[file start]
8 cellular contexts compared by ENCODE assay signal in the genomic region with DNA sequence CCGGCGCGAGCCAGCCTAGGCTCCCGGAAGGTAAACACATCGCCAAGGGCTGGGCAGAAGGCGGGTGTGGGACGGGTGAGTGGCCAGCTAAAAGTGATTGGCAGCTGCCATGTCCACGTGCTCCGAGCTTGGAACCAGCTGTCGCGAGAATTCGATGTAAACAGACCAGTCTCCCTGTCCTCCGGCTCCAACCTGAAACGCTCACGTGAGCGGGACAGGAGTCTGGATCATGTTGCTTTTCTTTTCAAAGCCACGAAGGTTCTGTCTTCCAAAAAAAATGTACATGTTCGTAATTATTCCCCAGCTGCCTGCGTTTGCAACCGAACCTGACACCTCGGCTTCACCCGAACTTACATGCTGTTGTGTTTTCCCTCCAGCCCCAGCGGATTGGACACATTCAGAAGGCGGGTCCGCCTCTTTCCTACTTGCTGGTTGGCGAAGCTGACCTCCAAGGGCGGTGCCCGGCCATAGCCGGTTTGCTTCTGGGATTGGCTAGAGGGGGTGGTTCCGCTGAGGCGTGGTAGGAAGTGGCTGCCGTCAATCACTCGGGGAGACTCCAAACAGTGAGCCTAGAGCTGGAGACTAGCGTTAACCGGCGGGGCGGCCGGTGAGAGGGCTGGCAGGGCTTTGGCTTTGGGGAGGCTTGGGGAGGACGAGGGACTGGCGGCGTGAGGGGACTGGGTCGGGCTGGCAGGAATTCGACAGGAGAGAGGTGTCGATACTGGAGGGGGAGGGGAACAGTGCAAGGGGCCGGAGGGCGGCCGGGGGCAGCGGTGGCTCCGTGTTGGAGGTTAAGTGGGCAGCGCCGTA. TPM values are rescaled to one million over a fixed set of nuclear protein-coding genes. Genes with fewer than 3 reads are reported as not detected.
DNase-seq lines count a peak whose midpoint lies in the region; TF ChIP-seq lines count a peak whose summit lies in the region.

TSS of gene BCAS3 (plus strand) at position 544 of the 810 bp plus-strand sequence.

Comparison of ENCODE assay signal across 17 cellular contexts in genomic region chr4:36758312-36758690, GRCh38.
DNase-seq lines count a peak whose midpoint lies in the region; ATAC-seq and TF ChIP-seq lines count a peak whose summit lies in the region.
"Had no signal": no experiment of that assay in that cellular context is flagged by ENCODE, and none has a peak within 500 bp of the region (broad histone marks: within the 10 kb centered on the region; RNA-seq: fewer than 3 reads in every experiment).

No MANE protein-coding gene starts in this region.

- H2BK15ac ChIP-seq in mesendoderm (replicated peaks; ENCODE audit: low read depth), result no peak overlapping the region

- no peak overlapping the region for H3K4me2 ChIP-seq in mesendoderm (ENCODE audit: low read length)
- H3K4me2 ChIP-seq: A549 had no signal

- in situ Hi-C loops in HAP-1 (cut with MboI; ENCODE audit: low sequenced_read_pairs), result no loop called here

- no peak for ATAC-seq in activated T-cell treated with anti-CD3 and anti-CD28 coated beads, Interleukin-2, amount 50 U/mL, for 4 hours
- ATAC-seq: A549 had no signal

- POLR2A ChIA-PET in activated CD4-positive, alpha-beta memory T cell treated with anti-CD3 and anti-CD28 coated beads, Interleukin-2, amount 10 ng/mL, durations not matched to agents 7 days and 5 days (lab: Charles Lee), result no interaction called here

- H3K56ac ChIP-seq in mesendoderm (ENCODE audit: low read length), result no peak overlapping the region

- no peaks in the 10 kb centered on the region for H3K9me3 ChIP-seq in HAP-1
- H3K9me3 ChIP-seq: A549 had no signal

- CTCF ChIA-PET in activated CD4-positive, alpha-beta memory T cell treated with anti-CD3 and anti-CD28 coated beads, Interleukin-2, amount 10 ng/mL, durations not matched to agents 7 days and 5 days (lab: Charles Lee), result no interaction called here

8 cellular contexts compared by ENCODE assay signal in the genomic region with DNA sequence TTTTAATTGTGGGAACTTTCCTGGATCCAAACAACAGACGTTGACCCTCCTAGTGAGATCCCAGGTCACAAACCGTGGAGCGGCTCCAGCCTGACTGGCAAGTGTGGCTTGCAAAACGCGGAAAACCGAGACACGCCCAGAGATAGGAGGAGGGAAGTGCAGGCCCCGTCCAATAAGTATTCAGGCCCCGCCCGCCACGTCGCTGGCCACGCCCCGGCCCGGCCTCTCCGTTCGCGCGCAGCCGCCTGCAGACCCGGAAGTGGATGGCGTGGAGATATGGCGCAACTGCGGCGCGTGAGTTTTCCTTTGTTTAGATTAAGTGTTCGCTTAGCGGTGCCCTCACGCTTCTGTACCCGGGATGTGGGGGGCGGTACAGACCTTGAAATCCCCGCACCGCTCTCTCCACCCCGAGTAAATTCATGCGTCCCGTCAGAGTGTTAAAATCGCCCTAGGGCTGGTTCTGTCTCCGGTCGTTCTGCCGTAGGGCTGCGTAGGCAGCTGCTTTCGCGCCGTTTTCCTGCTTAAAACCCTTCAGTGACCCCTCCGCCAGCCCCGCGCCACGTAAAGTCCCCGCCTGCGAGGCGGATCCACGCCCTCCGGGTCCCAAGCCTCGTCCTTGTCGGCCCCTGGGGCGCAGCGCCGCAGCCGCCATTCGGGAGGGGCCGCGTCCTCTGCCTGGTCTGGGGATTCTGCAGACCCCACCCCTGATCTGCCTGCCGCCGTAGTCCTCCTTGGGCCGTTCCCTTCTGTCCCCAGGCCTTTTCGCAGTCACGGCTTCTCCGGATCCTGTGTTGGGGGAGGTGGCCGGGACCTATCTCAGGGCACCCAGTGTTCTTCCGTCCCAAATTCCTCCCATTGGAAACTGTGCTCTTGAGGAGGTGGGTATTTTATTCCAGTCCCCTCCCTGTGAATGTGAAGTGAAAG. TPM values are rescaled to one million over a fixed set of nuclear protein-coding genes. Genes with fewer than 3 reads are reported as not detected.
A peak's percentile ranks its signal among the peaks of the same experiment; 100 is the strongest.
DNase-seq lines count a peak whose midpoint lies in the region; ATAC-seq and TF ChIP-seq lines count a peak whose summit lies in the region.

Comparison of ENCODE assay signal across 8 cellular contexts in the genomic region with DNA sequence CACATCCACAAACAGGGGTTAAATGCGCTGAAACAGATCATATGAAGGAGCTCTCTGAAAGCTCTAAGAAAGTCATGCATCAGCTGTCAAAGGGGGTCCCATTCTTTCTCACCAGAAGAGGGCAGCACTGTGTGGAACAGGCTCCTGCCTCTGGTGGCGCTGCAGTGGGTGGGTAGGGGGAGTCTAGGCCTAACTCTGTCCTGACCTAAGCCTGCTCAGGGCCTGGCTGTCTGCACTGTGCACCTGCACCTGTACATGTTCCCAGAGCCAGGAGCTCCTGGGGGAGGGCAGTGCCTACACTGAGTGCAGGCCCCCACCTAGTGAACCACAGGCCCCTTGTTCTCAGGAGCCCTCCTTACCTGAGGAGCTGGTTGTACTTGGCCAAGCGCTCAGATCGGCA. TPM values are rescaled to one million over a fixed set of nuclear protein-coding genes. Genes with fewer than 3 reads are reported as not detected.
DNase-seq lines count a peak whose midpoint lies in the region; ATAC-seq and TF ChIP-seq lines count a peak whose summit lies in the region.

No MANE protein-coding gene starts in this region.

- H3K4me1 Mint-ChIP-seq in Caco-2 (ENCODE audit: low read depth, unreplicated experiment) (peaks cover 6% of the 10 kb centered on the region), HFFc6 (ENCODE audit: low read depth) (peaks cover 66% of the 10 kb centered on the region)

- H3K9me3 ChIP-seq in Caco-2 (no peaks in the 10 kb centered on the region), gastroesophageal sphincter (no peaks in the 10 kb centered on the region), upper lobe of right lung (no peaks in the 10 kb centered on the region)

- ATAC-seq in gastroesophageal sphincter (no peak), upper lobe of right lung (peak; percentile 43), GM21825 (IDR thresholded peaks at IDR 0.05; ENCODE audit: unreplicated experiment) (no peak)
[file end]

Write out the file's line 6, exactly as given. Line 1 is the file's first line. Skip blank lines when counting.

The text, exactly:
"Had no signal": no experiment of that assay in that cellular context is flagged by ENCODE, and none has a peak within 500 bp of the region (broad histone marks: within the 10 kb centered on the region; RNA-seq: fewer than 3 reads in every experiment).